I’m a far cry from that today, but I definitely still have my moments. This week happens to be one of them. And so I’m talking about it because I would guess that some of you feel like this too. Maybe not today, but maybe yesterday or next week. And it’s okay to talk about it! Life and business don’t all have to be sunshine and rainbows. Frankly, it’s some of the really challenging times that have helped me grow and become a better person.
So this week, for my 10 year business anniversary, I’m going to remember all the reasons why I left my day job in the first place. All the reasons why I’m still here and plug along, even in the difficult seasons. Because even when things are hard, it’s still 100% worth it.
Here’s my list. I would love to know if these reasons resonate with you or if you’d add to my list at all.
Flexibility in my schedule. Sometimes I work from 6 a.m. to 4 p.m. Other times I work half the day. Or I take a Friday off. Or whatever. I’m not stuck at a desk all day, every day.
I get to show up as the expert I am. Yes, I’m still an implementor and still cross things off my list for clients. But I also get to help make decisions on marketing and content strategies for clients and support them in a deeper way. This has been a process over the years and a role I don’t necessarily hold with every client but I work toward it every day. And if you know me, you know how much I love talking about things I know and telling people what to do! Ha!
I get to control my own destiny. That means I get to decide who I work with and who I don’t work with. I get to align my pricing with my expertise and the value I provide. I get to walk away from or let go of things (clients, projects, even tasks within projects) that don’t feel good to me. A few years ago that meant letting go of my biggest client ever. And to be honest, that was a HUGE hit to me financially, one I’m still recovering from, but I could no longer work with someone whose values were misaligned with my own.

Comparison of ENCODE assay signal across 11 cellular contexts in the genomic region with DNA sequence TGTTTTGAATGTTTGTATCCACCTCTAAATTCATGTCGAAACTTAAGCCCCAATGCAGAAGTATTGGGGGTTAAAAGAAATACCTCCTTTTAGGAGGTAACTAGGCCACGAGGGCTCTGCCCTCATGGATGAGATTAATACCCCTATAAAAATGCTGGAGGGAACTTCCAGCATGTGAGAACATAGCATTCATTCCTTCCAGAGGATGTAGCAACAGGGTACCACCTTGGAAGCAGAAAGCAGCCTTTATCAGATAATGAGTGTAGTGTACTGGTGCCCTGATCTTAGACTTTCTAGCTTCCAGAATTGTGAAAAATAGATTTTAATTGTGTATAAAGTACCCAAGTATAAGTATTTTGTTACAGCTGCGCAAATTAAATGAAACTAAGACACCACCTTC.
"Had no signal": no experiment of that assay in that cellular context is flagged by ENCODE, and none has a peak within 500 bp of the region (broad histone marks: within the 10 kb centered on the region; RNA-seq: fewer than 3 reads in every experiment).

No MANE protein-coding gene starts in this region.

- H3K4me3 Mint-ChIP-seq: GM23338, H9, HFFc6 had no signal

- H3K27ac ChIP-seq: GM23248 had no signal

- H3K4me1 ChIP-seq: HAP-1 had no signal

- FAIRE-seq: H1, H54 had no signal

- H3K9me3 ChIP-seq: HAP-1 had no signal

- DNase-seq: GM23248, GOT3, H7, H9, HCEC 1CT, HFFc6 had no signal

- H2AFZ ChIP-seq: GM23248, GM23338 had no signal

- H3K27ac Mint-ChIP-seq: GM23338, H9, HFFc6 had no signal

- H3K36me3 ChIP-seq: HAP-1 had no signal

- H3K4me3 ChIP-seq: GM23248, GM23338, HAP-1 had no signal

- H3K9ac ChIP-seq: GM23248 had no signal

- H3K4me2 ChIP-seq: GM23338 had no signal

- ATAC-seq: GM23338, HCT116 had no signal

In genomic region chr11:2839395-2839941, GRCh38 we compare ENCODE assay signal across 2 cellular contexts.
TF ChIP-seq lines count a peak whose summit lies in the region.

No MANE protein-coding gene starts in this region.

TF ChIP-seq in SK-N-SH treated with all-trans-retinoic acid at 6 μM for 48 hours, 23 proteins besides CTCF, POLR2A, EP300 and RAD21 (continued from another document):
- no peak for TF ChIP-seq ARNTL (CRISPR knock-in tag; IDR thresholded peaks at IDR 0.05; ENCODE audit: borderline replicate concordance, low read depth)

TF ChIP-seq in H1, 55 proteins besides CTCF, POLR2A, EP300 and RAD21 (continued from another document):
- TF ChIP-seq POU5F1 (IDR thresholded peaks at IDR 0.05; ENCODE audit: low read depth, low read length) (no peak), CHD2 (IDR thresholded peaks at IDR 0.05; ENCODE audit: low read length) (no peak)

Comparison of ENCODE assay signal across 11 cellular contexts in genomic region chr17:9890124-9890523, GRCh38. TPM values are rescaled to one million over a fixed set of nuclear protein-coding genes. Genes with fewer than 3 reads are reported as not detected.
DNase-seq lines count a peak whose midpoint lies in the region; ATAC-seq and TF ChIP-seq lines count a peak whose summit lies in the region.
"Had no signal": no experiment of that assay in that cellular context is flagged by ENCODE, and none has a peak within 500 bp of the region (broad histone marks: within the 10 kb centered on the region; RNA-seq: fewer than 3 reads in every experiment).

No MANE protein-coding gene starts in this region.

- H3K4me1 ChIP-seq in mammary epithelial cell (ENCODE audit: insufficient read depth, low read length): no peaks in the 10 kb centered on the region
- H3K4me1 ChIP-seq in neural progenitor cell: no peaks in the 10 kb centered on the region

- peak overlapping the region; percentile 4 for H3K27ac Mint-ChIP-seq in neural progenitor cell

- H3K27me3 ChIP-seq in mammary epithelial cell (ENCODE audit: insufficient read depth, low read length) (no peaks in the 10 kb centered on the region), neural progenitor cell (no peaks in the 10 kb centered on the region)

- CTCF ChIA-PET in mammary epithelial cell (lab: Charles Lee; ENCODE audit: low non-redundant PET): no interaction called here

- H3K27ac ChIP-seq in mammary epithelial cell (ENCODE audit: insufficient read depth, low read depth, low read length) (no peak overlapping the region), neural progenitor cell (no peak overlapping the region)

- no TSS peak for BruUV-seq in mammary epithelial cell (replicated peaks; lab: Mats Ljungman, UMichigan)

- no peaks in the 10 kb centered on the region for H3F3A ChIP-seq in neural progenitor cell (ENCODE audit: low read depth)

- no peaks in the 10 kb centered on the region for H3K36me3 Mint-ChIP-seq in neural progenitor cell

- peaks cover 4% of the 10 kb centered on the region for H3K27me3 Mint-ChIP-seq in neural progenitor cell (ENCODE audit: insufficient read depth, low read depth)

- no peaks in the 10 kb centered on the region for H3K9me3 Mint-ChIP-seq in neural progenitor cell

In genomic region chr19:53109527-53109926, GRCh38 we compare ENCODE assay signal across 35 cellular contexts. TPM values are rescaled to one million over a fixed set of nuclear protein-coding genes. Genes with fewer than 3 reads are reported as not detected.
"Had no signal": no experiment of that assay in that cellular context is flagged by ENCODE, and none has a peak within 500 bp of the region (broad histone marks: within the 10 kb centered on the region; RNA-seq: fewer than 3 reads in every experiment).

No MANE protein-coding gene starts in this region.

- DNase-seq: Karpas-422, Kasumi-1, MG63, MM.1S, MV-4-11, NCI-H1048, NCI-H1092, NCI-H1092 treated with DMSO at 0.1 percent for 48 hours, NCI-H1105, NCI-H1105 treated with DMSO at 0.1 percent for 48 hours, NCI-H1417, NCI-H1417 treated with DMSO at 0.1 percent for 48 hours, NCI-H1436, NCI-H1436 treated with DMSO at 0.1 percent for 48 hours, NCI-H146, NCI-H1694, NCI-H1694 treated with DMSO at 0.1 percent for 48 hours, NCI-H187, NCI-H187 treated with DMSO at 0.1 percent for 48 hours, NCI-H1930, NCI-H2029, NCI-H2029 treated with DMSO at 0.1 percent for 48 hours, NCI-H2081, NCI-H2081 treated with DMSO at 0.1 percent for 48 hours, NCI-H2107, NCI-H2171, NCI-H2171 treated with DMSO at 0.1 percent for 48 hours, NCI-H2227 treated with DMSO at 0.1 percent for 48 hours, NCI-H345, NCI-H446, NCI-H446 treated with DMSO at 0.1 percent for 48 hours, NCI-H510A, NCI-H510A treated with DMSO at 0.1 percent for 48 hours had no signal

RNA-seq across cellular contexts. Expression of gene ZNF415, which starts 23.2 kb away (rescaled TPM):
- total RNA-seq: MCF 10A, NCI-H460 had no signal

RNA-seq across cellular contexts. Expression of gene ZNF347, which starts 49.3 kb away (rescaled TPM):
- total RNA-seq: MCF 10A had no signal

I feel more empowered financially than I ever have before. Not every month is a great month but I have systems in place to help through slower times. Systems that I also use in my personal finances. As a teacher, and even working in PR before that, I never felt like I had control over my salary. It was always up to someone else how much I got paid and when, no matter how hard I worked. As a business owner, I get to make those decisions.
And finally, as a former teacher, this is probably my favorite thing and the funny reason why I loved leaving the classroom to run my business full time. I get to go to the bathroom and eat my lunch whenever I want. And I don’t have to rush through either. That definitely wasn’t the case when I was stuck in a classroom with 30 8-year-olds.
Of course, there are probably a ton of other reasons that I keep plugging along here. And to be honest, reasons why I consider throwing in the towel from time to time. (As of now, I do not plan to do so…I honestly think I’m unemployable now, after 10 years of entrepreneurship.)
But I do think we should keep talking about the suck a bit. The day I recorded this episode, I had three calls, two with current clients and one with a former client. On all three calls, we shared about the slog we all feel like we’re in right now. We’ve all gone through life transitions in recent months and years and all our businesses or visions have shifted a bit. And talking about the suck and slog helps to validate what we’re all feeling right now. It’s okay. Let’s keep this conversation going.
If you’re on my email list, I’d love to hear from you. Or you can email me at email@example.com. If you follow me on social media, send me a DM. Tell me where you are in business right now.
And if you’re feeling inspired, I’d love it if you’d leave this podcast a rating or review on your favorite podcast player.
And share the podcast with your favorite business owners. The more you share this podcast with others, the more we can get it into the hands of more business owners, just like you, who need to hear the message that they are not alone.